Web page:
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April 24: Presentation

Author: Alice Pawley
Event Date: April 24, 2008
Speaker: Punya Mishra
Speaker Affiliation: Michigan State University
Time: 3:30-4:30
Location: ARMS B071
Contact Name: Alice Pawley
Contact Email:
Open To: Faculty, students, staff
Unpacking design and creativity: What I think I know, and what I (quite certainly) don’t

Punya Mishra, Michigan State University

Design is both a noun & a verb—a product as well as a process. Design is involved in the construction of any artifact created for a purpose: be it a poem or a computer program, a mousetrap or a business plan, a website or a research project. Design occurs where the known meets the unknown; at the interface of multiple disciplines—science, technology, individual and social psychology, management, and art. It is this multidimensionality that makes design so important and also so complex. In this presentation I will share some of my research (and teaching, since it is often difficult to separate the two) on attempting to develop a better understanding of the design process. More recently I have become more interested in understanding creativity. The ability to be creative and flexible is critical in today’s rapidly changing world. The emergence of the knowledge economy (and the knowledge worker) means that tasks are rarely “given” or structured. We are now expected to operate in a complex and chaotic ecology where our very survival and personal identity is tied up in improvising knowledgeable answers to largely unanticipated problems. Creativity lies at the heart of innovation, in an ability to see things differently, and of making new connections, of exploring new frontiers of knowledge and enterprise. In this presentation I will also share some of my current thinking, and future plans, related to creativity, what it is, how it can be recognized, and some thoughts on how it can be fostered.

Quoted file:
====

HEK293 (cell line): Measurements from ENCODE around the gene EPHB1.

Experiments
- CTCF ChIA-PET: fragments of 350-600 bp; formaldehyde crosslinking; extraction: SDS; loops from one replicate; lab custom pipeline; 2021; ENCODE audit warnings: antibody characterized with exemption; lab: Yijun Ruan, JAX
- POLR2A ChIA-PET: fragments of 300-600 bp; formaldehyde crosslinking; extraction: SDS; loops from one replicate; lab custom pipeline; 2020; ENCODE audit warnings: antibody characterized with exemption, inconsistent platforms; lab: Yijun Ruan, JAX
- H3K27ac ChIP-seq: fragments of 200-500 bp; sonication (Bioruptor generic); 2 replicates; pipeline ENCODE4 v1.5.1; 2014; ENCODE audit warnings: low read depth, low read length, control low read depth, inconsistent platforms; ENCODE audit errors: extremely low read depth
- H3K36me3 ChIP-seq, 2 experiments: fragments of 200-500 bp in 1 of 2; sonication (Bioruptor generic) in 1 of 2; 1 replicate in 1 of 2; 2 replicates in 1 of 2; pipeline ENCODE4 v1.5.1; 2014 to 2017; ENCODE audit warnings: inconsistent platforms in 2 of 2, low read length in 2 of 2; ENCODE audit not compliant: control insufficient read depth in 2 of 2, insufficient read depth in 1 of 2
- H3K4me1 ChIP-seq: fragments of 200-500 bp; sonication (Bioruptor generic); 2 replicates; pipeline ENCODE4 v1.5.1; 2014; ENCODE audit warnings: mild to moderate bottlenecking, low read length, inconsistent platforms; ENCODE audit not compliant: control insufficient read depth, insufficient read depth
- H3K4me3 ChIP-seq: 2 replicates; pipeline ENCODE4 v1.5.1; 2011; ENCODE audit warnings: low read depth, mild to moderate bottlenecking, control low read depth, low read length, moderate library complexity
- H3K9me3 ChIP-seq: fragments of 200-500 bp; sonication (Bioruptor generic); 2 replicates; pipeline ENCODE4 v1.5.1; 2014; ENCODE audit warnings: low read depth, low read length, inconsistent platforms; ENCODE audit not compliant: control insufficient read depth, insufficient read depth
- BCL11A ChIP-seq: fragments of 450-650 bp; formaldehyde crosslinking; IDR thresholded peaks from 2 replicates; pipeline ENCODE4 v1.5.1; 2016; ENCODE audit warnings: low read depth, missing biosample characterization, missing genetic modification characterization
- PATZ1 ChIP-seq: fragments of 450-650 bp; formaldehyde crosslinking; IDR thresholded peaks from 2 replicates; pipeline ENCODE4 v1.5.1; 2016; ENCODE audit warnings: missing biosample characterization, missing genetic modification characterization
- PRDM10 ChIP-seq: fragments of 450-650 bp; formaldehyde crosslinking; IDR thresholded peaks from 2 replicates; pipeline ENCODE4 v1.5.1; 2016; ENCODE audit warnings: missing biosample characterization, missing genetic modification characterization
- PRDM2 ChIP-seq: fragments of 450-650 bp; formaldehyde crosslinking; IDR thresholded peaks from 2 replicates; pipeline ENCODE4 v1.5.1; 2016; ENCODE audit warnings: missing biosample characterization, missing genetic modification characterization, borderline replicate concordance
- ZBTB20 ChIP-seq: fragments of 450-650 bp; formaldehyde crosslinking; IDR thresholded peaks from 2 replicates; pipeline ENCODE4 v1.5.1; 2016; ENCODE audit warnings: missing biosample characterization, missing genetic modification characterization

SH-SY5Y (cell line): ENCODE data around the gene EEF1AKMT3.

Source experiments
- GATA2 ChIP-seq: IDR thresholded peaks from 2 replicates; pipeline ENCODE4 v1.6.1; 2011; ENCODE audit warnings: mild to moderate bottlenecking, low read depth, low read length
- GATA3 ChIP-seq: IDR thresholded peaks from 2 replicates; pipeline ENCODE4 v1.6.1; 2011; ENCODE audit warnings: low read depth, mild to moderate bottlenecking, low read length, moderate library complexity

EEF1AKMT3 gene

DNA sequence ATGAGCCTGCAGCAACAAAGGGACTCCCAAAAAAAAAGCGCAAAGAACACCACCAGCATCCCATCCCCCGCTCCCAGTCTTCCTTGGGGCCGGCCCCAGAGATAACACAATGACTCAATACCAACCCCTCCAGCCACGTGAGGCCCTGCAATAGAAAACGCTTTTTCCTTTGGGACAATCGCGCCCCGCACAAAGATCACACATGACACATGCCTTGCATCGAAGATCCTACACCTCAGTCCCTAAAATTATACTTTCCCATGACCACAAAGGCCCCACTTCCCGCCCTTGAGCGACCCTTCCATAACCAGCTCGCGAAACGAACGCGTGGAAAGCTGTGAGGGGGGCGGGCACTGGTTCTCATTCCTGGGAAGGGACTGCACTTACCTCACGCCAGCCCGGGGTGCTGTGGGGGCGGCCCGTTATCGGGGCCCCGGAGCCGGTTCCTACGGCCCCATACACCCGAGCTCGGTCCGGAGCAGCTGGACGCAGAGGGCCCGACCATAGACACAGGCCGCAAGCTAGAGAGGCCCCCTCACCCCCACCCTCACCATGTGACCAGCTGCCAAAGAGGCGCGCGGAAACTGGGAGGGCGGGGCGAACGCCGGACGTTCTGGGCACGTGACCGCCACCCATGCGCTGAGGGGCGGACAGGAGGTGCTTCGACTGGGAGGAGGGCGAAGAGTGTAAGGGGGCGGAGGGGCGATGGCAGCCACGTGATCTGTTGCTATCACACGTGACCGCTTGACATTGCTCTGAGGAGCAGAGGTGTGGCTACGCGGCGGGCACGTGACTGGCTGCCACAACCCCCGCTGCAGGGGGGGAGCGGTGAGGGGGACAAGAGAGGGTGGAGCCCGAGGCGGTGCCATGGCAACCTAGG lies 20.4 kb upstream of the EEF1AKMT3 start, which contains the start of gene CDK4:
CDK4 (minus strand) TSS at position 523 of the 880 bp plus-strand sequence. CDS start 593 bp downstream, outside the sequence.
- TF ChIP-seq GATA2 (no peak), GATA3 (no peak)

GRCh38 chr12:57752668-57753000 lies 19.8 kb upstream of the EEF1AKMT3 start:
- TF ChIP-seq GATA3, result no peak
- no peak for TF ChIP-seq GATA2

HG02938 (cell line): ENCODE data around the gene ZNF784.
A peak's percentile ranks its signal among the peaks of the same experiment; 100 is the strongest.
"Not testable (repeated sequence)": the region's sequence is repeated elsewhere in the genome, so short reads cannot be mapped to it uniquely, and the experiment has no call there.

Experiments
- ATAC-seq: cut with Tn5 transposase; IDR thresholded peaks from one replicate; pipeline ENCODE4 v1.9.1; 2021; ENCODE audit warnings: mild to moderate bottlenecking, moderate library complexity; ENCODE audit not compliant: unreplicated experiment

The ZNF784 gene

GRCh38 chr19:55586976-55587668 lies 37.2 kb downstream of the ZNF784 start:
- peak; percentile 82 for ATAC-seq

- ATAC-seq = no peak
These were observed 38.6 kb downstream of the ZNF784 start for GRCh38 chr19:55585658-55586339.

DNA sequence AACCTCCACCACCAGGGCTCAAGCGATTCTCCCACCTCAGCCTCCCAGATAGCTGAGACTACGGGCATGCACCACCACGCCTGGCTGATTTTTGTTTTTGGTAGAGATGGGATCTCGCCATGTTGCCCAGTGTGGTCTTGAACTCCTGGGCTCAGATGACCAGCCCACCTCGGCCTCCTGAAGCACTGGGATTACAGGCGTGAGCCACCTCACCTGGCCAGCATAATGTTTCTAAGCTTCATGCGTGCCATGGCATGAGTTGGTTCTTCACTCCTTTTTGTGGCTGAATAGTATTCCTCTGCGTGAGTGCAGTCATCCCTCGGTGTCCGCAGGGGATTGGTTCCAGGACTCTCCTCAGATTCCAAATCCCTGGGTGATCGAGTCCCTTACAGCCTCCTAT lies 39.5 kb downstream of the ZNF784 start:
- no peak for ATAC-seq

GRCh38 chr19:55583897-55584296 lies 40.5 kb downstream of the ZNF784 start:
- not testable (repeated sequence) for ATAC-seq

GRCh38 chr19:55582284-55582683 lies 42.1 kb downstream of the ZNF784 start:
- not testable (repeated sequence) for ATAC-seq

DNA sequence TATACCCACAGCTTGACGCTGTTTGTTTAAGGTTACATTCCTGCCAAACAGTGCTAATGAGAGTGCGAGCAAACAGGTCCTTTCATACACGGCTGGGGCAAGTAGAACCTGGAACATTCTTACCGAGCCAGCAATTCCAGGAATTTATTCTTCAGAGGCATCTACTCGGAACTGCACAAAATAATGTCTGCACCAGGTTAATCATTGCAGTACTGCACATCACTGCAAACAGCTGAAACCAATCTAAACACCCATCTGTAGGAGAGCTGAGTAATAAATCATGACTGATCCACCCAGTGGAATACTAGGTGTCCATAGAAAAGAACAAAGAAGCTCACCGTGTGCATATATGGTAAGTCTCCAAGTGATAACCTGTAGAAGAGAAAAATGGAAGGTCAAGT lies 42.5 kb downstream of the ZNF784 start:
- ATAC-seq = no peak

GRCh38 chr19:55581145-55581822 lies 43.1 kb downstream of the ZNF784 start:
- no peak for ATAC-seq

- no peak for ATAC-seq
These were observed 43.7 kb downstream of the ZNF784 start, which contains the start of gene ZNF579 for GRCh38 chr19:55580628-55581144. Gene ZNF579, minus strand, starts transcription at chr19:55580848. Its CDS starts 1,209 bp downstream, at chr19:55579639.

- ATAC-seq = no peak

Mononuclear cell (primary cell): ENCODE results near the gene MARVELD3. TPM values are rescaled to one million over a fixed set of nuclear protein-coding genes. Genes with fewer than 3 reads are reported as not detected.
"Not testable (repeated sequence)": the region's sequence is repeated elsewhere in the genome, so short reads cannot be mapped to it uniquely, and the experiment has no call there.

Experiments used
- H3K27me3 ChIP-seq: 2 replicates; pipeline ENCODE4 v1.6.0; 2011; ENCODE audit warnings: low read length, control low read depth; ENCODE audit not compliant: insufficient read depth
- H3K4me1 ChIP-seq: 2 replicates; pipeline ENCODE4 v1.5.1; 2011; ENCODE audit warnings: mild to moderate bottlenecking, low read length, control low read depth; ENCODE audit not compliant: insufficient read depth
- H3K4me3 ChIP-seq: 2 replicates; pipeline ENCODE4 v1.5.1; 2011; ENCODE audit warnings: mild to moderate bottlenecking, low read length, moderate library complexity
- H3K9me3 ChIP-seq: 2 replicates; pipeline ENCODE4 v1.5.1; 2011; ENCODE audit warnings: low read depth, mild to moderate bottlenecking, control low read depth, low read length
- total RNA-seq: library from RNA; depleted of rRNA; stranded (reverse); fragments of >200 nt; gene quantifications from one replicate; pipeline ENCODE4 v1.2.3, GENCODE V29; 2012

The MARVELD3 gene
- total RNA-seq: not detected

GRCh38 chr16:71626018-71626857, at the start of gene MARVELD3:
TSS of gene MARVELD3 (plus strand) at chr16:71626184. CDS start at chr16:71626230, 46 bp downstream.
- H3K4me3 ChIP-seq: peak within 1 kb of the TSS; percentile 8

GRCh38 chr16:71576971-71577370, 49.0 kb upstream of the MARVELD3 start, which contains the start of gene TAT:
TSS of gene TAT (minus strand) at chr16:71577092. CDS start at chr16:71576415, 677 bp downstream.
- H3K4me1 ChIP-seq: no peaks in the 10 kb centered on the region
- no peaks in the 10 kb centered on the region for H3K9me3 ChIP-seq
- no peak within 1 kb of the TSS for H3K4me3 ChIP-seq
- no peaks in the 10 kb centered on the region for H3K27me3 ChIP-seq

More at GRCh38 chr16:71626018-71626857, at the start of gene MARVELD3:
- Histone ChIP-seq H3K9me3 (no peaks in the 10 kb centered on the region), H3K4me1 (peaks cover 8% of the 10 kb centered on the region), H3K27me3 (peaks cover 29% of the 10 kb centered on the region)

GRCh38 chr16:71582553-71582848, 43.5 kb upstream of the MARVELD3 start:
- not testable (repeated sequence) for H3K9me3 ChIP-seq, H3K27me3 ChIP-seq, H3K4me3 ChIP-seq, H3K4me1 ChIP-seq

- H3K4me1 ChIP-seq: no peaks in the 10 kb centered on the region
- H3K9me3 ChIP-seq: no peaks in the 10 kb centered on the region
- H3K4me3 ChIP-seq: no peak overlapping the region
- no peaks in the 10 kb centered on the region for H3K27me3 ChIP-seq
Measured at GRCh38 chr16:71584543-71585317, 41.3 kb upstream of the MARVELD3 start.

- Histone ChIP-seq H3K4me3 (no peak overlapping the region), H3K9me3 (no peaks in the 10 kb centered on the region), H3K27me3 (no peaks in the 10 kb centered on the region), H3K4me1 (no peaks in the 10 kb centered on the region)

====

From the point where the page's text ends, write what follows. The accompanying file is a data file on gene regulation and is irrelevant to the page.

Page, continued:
Dr. Punya Mishra is associate professor of Educational Technology at Michigan State University. His research has focused on the theoretical, cognitive and social aspects related to the design and use of computer based learning environments. He has worked extensively in the area of technology integration in teacher education, which led to the development (in collaboration with Dr. M. J. Koehler) of the Technological Pedagogical Content Knowledge (TPACK) framework. He has received over $4 million in grants, has published over 30 articles and has edited two books. Dr. Mishra is an award-winning instructor who teaches courses at both the masters and doctoral levels in the areas of educational technology, design, and creativity. He is also an accomplished visual artist and poet. You can find out more about him by going to his website.